Smartphone-Based Self-Assessment of Stress in Healthy Adult Individuals: A Systematic Review
Research output: Contribution to journal › Review › Research › peer-review
Helga Þórarinsdóttir, Lars Vedel Kessing, Maria Faurholt-Jepsen
BACKGROUND: Stress is a common experience in today's society. Smartphone ownership is widespread, and smartphones can be used to monitor health and well-being. Smartphone-based self-assessment of stress can be done in naturalistic settings and may potentially reflect real-time stress level.
OBJECTIVE: The objectives of this systematic review were to evaluate (1) the use of smartphones to measure self-assessed stress in healthy adult individuals, (2) the validity of smartphone-based self-assessed stress compared with validated stress scales, and (3) the association between smartphone-based self-assessed stress and smartphone generated objective data.
METHODS: A systematic review of the scientific literature was reported and conducted according to the Preferred Reporting Items for Systematic Reviews and Meta-Analysis (PRISMA) statement. The scientific databases PubMed, PsycINFO, Embase, IEEE, and ACM were searched and supplemented by a hand search of reference lists. The databases were searched for original studies involving healthy individuals older than 18 years, measuring self-assessed stress using smartphones.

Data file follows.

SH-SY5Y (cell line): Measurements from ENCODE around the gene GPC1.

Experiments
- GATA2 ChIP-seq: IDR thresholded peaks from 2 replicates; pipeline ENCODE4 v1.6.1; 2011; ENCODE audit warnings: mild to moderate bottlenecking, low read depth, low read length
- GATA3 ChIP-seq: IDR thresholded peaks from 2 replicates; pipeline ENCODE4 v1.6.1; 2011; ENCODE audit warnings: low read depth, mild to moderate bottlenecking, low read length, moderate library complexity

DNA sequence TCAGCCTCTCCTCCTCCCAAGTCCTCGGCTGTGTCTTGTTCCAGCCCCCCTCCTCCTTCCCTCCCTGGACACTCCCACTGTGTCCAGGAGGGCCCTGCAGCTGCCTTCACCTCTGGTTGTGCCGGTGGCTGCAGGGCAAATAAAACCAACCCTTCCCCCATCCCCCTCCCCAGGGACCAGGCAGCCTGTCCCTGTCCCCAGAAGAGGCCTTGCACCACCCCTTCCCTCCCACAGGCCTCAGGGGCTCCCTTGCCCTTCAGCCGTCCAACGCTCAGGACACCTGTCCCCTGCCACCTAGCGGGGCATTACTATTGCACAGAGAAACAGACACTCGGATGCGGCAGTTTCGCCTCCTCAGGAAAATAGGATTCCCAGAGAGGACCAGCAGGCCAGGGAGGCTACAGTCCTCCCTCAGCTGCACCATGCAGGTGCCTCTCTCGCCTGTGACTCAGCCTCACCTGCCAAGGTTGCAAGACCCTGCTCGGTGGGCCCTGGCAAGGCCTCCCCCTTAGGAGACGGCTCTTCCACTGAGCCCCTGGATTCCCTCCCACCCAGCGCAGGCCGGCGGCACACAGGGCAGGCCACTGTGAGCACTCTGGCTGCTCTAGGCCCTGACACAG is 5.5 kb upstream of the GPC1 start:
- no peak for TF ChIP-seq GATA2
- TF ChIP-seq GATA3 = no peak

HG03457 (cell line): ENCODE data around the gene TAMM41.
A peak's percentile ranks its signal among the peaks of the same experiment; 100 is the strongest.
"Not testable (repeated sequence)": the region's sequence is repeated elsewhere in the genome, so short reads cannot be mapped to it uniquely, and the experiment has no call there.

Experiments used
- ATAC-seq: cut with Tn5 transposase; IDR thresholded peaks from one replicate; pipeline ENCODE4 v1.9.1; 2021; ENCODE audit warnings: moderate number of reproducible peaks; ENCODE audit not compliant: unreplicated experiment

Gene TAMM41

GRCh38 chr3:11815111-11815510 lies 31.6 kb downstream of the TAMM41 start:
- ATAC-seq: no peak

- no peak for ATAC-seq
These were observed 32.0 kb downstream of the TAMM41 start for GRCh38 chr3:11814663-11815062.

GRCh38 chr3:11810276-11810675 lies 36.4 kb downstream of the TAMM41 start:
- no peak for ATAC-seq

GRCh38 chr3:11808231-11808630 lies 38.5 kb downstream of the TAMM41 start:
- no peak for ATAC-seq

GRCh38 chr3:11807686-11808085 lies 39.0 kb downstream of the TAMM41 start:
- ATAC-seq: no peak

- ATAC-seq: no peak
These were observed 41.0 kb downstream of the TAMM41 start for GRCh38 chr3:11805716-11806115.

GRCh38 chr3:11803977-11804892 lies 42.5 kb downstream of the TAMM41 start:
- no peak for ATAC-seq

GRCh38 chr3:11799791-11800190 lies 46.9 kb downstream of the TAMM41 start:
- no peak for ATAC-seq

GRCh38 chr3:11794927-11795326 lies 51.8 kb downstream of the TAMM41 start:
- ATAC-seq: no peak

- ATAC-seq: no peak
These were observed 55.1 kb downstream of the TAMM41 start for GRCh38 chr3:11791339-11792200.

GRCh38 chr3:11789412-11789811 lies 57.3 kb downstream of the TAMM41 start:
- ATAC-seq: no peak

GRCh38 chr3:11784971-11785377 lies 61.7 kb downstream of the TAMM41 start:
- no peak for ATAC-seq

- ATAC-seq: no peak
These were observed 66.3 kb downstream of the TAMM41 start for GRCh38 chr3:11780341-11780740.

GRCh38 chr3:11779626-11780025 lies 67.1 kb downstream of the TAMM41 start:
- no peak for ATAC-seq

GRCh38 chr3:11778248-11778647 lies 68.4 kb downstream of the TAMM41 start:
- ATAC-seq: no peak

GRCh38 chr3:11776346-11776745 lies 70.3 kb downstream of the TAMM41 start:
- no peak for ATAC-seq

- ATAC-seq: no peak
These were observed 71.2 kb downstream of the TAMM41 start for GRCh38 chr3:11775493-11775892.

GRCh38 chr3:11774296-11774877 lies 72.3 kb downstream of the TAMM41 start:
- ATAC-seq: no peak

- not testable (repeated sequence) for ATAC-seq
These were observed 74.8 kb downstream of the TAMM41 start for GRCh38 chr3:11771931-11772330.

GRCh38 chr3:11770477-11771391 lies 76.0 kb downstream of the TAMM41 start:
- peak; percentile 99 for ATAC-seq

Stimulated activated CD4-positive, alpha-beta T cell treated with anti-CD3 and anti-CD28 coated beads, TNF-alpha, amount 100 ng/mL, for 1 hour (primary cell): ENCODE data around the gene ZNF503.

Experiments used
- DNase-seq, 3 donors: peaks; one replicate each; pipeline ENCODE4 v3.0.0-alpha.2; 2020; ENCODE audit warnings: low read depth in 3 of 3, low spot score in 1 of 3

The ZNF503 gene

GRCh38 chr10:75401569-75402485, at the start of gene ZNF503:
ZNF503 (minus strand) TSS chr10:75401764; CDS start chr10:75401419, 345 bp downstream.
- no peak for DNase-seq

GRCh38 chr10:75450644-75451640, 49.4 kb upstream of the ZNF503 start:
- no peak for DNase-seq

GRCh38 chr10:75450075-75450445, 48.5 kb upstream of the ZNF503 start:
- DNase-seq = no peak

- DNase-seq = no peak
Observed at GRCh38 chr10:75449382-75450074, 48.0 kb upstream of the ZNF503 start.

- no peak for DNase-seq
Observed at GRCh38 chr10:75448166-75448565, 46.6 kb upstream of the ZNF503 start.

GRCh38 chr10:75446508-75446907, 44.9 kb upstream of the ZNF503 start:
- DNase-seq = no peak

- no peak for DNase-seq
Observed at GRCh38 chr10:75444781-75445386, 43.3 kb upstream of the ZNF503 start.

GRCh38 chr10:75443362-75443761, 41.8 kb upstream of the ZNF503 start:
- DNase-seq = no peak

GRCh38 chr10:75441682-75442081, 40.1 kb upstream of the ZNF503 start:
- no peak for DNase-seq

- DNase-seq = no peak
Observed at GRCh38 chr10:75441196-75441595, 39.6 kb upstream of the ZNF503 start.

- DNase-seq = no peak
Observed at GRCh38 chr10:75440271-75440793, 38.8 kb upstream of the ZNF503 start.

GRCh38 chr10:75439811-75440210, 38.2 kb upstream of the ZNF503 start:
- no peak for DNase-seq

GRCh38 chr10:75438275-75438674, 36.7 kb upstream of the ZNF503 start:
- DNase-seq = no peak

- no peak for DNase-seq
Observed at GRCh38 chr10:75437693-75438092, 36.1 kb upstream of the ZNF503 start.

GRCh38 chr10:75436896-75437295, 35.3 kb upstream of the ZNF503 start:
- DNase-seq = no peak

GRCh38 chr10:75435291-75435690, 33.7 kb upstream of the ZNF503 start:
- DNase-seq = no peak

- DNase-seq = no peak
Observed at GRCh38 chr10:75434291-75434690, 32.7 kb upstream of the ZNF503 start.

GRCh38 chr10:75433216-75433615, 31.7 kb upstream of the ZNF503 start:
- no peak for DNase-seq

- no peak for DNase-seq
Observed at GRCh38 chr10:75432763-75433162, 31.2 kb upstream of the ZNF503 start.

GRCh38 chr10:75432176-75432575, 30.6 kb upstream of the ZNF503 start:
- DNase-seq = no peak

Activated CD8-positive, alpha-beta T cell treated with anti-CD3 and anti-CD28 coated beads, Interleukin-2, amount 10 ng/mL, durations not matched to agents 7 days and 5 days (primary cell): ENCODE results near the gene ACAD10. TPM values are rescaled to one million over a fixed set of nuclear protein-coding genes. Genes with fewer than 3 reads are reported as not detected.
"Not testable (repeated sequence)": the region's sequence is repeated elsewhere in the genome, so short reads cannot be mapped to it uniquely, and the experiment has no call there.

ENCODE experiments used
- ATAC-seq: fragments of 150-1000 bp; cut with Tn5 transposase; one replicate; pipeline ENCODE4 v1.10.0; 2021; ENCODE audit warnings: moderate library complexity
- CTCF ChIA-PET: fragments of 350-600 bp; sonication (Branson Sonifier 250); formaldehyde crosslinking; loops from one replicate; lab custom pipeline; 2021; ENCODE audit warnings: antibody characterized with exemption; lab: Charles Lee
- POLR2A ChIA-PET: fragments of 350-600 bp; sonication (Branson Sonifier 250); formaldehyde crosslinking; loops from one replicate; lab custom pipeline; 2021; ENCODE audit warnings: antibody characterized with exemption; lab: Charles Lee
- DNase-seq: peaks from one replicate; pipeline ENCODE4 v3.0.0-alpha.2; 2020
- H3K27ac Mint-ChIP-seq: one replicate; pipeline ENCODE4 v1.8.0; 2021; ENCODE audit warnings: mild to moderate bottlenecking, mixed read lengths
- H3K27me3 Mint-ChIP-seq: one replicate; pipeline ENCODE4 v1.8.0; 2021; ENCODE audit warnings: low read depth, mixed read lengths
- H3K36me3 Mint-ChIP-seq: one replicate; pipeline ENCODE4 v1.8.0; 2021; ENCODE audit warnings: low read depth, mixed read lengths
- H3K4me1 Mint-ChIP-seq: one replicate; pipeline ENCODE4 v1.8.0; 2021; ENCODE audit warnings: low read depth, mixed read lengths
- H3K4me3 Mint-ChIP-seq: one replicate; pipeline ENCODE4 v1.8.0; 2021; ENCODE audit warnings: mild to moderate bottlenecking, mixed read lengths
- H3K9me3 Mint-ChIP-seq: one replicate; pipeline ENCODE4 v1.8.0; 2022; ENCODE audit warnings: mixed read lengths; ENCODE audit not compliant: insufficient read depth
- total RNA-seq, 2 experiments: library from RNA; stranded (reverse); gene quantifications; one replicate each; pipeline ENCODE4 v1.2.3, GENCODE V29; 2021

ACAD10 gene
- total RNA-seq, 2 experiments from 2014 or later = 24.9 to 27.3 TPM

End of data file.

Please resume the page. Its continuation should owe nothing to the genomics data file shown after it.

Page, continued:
RESULTS: A total of 35 published articles comprising 1464 individuals were included for review. According to the objectives, (1) study designs were heterogeneous, and smartphone-based self-assessed stress was measured using various methods (e.g., dichotomized questions on stress, yes or no; Likert scales on stress; and questionnaires); (2) the validity of smartphone-based self-assessed stress compared with validated stress scales was investigated in 3 studies, and of these, only 1 study found a moderate statistically significant positive correlation (r=.4; P<.05); and (3) in exploratory analyses, smartphone-based self-assessed stress was found to correlate with some of the reported smartphone generated objective data, including voice features and data on activity and phone usage.
CONCLUSIONS: Smartphones are being used to measure self-assessed stress in different contexts. The evidence of the validity of smartphone-based self-assessed stress is limited and should be investigated further. Smartphone generated objective data can potentially be used to monitor, predict, and reduce stress levels.
|Journal||Journal of Medical Internet Research|
|Number of pages||13|
|Publication status||Published - 13 Feb 2017|
- Adult, Anxiety/diagnosis, Humans, Monitoring, Physiologic/methods, Self-Assessment, Smartphone, Stress, Psychological/diagnosis, Surveys and Questionnaires
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